By comparing the two tick species, overall prevalence of infection with Babesia spp. was found to be significantly higher in H. concinna than in I. ricinus from Bratislava (8.9 % vs 1.2 %; P = 0.001; OR = 8.2; CI: 3.1–21.9). In contrast, no significant difference between the prevalence of infected H. concinna and I. ricinus was found at Fúgelka (2.9 % vs 2.0 %; P = 0.511; OR = 1.4; CI: 0.2–10.8).

The occurrence of various species of Babesia in questing I. ricinus differed between habitats as well as between nymphs and adults (Fig. 1). The dependence of the occurrence of Babesia spp. on the habitat was significant (P = 0.002). Ticks infected with B. microti prevailed in the natural habitat (Bratislava: 27.3 %; Fúgelka: 72.7 %), whereas the proportion of ticks infected with B. venatorum was similar between both habitats (Bratislava: 53.8 %; Fúgelka: 46.2 %) (see Additional file 1: Table S2). Babesia canis (from four nymphs and one male) and Babesia odocoilei (from one nymph) were exclusively found in I. ricinus from Bratislava. Babesia capreoli/B. divergens was found in adult I. ricinus ticks from Bratislava and in one I. ricinus nymph from Fúgelka (Fig. 1). Furthermore, Babesia sp. 1 (Eurasia) (from four nymphs and one female from Bratislava) and Babesia sp. 2 (Eurasia) (from one male from Fúgelka) were found to infect questing H. concinna ticks.
Fig. 1

Babesia spp. in Babesia-infected questing Ixodes ricinus ticks in two different habitat types in south-western Slovakia. Bratislava, urban/suburban habitat; Fúgelka, natural habitat; N, number of examined Babesia-infected ticks

The occurrence of Babesia spp. also differed significantly between years (P = 0.004). The proportion of B. microti-infected ticks was the higest in 2011 (50.0 %) and the lowest in 2013 (11.4 %). The proportion of B. venatorum-infected ticks was also the higest in 2011 (57.7 %) but it was the lowest in 2012 (7.7 %) (see Additional file 1: Table S3). There was also a significant difference in the proportion of tick developmental stages infected with B. microti and B. venatorum (P = 0.012). This was most obvious for B. microti, which was more prevalent in nymphs than in adults (86.4 % vs 13.6 %). In the other Babesia spp. the trend was not so strong (see Additional file 1: Table S4).

In addition to Babesia spp., Theileria sp. DNA was detected in two H. concinna nymphs from Bratislava.

The analysis of simultaneous effects of habitat and year on the probability of the overall infection of I. ricinus with Babesia spp. by logistic regression resulted in a significant effect of habitat (Bratislava: parameter estimate B = -0.533, exp(B) = 0.587, P = 0.021). The variable removed by backward method was year. Considering only infections with B. microti, logistic regression confirmed the significant effect of habitat, with about three times lower probability of infection of ticks in the urban habitat (Bratislava: parameter estimate B = -1.064, exp(B) = 0.345, P = 0.002). In contrast, none of the variables were found to predict the infection of I. ricinus with B. venatorum.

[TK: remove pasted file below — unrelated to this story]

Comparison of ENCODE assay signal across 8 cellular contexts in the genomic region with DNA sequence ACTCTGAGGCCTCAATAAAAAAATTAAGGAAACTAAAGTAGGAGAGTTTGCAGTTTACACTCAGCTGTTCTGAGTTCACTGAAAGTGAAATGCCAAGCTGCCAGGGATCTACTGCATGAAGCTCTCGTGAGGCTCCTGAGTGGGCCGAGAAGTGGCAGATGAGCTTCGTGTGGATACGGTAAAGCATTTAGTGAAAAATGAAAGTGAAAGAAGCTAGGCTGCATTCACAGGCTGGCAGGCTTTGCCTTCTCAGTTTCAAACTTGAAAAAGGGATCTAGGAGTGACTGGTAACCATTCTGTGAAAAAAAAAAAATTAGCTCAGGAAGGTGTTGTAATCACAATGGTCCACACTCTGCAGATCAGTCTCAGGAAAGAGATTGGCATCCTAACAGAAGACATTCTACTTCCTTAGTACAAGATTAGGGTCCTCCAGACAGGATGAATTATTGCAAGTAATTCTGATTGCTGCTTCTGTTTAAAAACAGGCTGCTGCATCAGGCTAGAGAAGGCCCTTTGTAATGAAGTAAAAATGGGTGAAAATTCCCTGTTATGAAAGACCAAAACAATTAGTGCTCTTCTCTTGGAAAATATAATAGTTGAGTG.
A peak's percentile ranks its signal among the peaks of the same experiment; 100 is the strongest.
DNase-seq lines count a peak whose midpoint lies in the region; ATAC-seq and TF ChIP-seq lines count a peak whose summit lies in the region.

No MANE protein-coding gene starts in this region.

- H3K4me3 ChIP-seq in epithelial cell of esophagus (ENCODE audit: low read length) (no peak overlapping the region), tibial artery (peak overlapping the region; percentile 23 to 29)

Babesia microti in rodents

Altogether, 606 rodents of six species (356 Apodemus flavicollis, 227 Myodes glareolus, 19 Microtus arvalis, 2 Apodemus sylvaticus, 1 Microtus subterraneus, 1 Micromys minutus) were screened for the presence of piroplasmids. Babesia microti was detected in spleen and/or blood and/or lungs of 1.3 % and 4.2 % of the examined rodents from Bratislava and Fúgelka, respectively (Table 2), with statistically significant difference between the two sites (P = 0.046; OR = 3.3; CI: 1.1–10.2). DNA of the parasite was also detected in lungs and skin biopsies from ears of rodents with positive spleens: in 3 lungs and 2 skin samples from rodents in Bratislava, and in 8 lungs and 7 skin samples from rodents in Fúgelka. Out of the 17 positive rodents, 47.1 % belonged to A. flavicollis, 47.1 % to M. arvalis and 5.8 % to M. glareolus. By comparing total B. microti infection prevalence between mice (the group comprises A. flavicollis, A. sylvaticus and M. minutus), M. glareolus, and Microtus spp. (the group comprises M. arvalis and M. subterraneus), a significant difference was determined (P < 0.001), with higher prevalence in Microtus spp. Overall, the parasite was found in 2.2 % (CI: 0.8–3.9 %) of mice, in 0.4 % (CI: 0.0–1.3 %) of M. glareolus and in 40.0 % (CI: 20.0–60.0 %) of Microtus spp. In addition, out of the rodents from Fúgelka (not included in the statistical analyses) that had negative spleen, blood and lungs, two M. glareolus females had positive skin.
Table 2

Prevalence of Babesia microti in rodents per species, gender and site

  

Males

Females

Fisher’s

Total

Site

Species

% (pos/ex)

95 % CI

% (pos/ex)

95 % CI

exact test P

% (pos/ex)

95 % CI

Bratislava

Micea

4.1 (4/97)

1.0–8.2

0 (0/84)

0.125

2.2 (4/181)

0.6–5.0

 

M. glareolus

0 (0/65)

0 (0/54)

0 (0/119)

 

Total

2.5 (4/162)

0.6–4.9

0 (0/138)

0.127

1.3 (4/300)

0.3–2.7

Fúgelka

Micea

3.1 (3/98)

0–7.1

1.3 (1/80)

0–3.8

0.629

2.2 (4/178)

0.6–4.5

 

M. glareolus

1.9 (1/53)

0–5.7

0 (0/55)

0.491

0.9 (1/108)

0–3.7

 

Microtus spp.b

75.0 (6/8)

37.5–100.0

16.7 (2/12)

0–41.7

0.019

40.0 (8/20)

20.0–60.0

 

Total

6.3 (10/159)

2.5–10.1

2.0 (3/147)

0–4.8

0.089

4.2 (13/306)

2.0–6.5

Total

 

4.4 (14/321)

2.2–6.5